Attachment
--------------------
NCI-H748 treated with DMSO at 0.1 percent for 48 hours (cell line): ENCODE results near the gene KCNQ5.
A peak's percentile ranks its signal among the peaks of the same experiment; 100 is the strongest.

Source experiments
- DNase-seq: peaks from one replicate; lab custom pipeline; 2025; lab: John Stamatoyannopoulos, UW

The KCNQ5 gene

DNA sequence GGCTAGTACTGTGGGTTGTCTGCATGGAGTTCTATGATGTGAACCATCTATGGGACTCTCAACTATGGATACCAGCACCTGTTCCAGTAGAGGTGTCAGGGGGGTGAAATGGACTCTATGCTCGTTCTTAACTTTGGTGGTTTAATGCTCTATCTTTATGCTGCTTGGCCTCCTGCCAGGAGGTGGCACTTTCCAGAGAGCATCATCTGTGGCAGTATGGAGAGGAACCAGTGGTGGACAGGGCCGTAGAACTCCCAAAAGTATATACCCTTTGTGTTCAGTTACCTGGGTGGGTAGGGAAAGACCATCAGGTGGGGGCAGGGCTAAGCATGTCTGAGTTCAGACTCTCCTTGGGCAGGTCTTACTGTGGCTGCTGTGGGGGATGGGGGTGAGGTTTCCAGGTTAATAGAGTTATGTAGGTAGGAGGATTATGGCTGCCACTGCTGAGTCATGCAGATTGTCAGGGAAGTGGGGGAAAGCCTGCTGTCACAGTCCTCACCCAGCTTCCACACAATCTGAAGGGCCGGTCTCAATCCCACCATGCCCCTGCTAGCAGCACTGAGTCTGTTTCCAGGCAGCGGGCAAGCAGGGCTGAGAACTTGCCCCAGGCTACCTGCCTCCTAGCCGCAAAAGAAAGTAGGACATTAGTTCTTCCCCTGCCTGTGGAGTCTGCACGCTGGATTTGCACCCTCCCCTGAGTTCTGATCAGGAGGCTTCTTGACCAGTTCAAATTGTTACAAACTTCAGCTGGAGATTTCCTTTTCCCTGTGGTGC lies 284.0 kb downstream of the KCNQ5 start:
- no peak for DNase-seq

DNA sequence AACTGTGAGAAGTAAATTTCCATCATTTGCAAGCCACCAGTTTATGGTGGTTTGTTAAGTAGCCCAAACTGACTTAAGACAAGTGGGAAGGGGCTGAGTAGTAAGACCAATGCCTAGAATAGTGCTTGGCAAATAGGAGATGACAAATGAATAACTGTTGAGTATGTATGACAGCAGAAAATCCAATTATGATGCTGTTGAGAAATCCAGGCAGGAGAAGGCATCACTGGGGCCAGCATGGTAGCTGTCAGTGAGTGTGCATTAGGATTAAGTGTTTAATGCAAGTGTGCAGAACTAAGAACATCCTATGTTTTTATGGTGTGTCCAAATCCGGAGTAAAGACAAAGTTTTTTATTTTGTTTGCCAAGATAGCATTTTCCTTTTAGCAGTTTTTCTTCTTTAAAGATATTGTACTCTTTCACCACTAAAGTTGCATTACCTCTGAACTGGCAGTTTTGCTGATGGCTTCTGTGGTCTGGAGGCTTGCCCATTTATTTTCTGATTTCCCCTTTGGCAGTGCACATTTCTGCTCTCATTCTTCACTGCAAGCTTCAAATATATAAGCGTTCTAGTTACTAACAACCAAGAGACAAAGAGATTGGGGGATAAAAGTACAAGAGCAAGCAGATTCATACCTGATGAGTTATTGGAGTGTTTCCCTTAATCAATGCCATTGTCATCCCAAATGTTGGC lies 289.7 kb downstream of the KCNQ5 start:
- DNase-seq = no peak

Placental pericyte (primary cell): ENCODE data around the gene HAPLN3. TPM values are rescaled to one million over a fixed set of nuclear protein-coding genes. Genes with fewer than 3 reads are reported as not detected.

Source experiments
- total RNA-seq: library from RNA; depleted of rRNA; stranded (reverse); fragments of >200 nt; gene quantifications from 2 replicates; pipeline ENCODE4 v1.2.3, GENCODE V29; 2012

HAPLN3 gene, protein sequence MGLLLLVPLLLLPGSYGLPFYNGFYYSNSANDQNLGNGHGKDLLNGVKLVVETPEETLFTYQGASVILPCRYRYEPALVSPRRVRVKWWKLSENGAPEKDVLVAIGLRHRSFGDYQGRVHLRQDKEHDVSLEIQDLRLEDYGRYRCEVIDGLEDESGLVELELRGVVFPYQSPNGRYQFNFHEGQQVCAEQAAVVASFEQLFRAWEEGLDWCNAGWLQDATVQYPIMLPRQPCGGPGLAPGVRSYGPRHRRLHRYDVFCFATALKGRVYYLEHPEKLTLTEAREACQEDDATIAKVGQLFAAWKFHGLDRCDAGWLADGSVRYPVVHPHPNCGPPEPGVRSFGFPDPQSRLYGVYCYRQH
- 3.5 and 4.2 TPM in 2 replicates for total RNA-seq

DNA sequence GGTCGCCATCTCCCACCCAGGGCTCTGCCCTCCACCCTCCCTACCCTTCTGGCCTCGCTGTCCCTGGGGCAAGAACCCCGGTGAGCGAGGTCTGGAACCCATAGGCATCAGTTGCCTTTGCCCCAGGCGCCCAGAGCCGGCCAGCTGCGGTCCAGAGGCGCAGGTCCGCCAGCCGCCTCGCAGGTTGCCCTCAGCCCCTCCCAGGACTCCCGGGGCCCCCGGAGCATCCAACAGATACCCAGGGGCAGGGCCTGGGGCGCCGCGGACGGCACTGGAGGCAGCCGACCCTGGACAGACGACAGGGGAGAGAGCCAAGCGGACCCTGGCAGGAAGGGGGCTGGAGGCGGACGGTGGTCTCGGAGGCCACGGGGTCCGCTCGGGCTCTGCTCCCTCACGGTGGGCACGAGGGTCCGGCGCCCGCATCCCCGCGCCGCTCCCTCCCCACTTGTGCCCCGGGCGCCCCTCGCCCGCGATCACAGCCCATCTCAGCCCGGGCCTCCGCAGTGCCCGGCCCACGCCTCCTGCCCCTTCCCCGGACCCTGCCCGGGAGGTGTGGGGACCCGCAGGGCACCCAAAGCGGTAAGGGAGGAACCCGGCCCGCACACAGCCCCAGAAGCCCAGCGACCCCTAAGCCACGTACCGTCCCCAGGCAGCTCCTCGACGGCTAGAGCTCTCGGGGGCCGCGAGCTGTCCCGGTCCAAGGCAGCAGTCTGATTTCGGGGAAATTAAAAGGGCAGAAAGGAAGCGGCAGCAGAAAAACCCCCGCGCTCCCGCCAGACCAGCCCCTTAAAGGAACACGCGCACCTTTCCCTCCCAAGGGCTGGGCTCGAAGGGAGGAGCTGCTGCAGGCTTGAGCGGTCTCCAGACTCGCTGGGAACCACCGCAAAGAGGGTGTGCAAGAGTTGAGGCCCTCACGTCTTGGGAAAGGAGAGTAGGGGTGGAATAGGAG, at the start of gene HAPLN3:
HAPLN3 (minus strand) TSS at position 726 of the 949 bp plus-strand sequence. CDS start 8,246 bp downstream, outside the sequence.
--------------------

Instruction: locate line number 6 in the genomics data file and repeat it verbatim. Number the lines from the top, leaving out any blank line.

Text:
DNA sequence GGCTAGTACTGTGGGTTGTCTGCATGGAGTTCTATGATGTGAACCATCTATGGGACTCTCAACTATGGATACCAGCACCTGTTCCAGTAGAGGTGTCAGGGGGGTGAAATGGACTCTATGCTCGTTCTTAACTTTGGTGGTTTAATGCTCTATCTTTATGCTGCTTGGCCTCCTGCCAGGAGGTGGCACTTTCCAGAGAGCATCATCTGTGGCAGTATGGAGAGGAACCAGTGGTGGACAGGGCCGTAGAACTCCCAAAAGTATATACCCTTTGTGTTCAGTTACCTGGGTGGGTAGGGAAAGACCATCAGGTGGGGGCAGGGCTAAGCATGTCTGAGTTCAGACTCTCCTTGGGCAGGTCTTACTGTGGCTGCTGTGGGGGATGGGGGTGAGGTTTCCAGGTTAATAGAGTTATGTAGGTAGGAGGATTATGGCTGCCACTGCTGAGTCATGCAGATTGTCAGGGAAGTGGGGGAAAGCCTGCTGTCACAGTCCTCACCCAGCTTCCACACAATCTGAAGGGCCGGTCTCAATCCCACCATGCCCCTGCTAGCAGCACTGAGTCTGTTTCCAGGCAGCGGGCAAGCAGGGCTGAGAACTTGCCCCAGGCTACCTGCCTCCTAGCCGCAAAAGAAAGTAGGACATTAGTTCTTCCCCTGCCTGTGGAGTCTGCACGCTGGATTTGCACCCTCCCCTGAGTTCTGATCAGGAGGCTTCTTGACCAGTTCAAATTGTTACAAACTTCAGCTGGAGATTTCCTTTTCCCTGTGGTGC lies 284.0 kb downstream of the KCNQ5 start: